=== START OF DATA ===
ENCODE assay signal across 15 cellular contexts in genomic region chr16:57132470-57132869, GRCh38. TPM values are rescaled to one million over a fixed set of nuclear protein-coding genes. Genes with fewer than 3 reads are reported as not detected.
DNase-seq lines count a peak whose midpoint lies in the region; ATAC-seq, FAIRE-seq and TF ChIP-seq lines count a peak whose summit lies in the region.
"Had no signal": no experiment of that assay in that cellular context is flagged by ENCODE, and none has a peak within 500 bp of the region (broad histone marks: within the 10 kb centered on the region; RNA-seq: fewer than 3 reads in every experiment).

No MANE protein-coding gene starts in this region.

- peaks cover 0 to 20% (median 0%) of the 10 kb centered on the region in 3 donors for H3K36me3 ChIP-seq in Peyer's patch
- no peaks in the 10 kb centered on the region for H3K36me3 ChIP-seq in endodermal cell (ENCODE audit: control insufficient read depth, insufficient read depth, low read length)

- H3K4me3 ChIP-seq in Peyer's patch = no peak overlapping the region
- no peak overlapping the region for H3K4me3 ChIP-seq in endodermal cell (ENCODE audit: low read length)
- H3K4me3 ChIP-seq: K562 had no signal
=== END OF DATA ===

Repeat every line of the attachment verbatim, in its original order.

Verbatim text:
ENCODE assay signal across 15 cellular contexts in genomic region chr16:57132470-57132869, GRCh38. TPM values are rescaled to one million over a fixed set of nuclear protein-coding genes. Genes with fewer than 3 reads are reported as not detected.
DNase-seq lines count a peak whose midpoint lies in the region; ATAC-seq, FAIRE-seq and TF ChIP-seq lines count a peak whose summit lies in the region.
"Had no signal": no experiment of that assay in that cellular context is flagged by ENCODE, and none has a peak within 500 bp of the region (broad histone marks: within the 10 kb centered on the region; RNA-seq: fewer than 3 reads in every experiment).

No MANE protein-coding gene starts in this region.

- peaks cover 0 to 20% (median 0%) of the 10 kb centered on the region in 3 donors for H3K36me3 ChIP-seq in Peyer's patch
- no peaks in the 10 kb centered on the region for H3K36me3 ChIP-seq in endodermal cell (ENCODE audit: control insufficient read depth, insufficient read depth, low read length)

- H3K4me3 ChIP-seq in Peyer's patch = no peak overlapping the region
- no peak overlapping the region for H3K4me3 ChIP-seq in endodermal cell (ENCODE audit: low read length)
- H3K4me3 ChIP-seq: K562 had no signal